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From Eugene, Oregon, USA:

Our 17 year old daughter, who has had diabetes since age seven, was recently diagnosed with kidney disease after repeated, elevated urine microalbumin determinations. Her hemoglobin A1cs have averaged about 8.5% for the last 10 years, and while we know that this is high, she tries so hard to control her diabetes (tests five to eight times a day, counts carbs, and works hard, etc.). She accepts her illness and actually can see how coping with diabetes she has become a stronger person. She is currently taking an ACE inhibitor. She is faxing her educator and is working on lowering her numbers. She is in cross-country and is captain of her team! So exercise makes life even more challenging!

I have several questions:

  1. As my daughter is so young and this is going on so soon (not exactly 10 years after puberty) is there any hope of reversing this?.
  2. Will she be able to have children?
  3. How can I give her the best support? I am very discouraged. Kidney disease is overwhelming and very raw for all of us. Actually, my daughter is more accepting of all of this then I am.
  4. She is a senior in high school and she is dreaming of colleges. How often should she be seen by her specialist while in college? Our insurance does not cover out of area except emergencies.


A lot of your questions would better be answered by your daughter's physicians since they know her specifics, lab results, etc. In general, the amount of kidney damage is reflected by overall glucose control over many years, family history of similar problems (blood pressure, vascular disease, lipids, etc.), since this involves genetic risk assessment.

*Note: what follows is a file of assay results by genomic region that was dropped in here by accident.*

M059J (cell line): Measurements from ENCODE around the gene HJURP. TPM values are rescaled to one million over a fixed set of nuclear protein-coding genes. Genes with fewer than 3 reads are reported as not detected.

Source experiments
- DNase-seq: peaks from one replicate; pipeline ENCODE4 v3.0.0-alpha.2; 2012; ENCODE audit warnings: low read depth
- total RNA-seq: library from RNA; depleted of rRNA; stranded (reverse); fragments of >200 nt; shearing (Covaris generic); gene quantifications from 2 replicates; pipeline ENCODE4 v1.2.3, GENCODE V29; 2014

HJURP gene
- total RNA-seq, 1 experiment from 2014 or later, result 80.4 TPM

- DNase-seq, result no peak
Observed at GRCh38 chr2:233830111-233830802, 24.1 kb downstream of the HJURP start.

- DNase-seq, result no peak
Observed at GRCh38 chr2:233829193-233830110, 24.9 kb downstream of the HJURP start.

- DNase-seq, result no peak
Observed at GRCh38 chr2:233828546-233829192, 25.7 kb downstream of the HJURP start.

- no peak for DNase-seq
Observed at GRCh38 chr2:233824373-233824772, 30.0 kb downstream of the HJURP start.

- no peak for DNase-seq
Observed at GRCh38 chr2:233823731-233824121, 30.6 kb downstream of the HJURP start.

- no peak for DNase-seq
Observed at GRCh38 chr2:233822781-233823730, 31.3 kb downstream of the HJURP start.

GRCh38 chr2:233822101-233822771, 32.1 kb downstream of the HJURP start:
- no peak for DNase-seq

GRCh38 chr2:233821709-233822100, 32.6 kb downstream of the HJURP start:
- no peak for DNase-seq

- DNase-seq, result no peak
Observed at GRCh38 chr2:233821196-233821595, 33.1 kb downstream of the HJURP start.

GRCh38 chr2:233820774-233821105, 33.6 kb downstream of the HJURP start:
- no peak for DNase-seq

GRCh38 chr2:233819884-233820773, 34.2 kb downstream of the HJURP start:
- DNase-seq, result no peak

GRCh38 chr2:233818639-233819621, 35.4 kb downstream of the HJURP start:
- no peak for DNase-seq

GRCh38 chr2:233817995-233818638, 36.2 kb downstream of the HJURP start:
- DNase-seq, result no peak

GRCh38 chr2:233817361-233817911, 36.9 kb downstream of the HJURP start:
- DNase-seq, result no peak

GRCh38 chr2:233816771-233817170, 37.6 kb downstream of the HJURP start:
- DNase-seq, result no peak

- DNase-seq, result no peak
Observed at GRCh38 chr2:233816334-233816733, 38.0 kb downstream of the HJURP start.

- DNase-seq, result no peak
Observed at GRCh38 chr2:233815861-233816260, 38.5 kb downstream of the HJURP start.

The key question would be why she is only able to get her hemoglobin A1c levels to the 8% range and not any better since better glucose control improves kidney function and may even allow decreased protein losses. ACE inhibitors are an excellent way to treat such protein leakage as well as any hypertension. She should not be smoking since smoking adds to these risks. If there are lipid abnormalities, these should also be treated aggressively. She may want to start taking a small dose 81 mg/day of aspirin and perhaps some of the anti-oxidant vitamins and minerals such as would be available in a multivitamin/multimineral preparation like Theragram, Centrum or similar generic formulations. Cutting back on animal-source protein is also helpful under such circumstances since the kidneys do not have to work so hard. Go back to her diabetes team and ask these same questions so that you can have a better understanding.


[Editor's comment: Also, see How to Protect your Kidneys at the Diabetes Monitor. WWQ]

Original posting 15 Oct 2002
Posted to Complications


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Last Updated: Tuesday April 06, 2010 15:09:38
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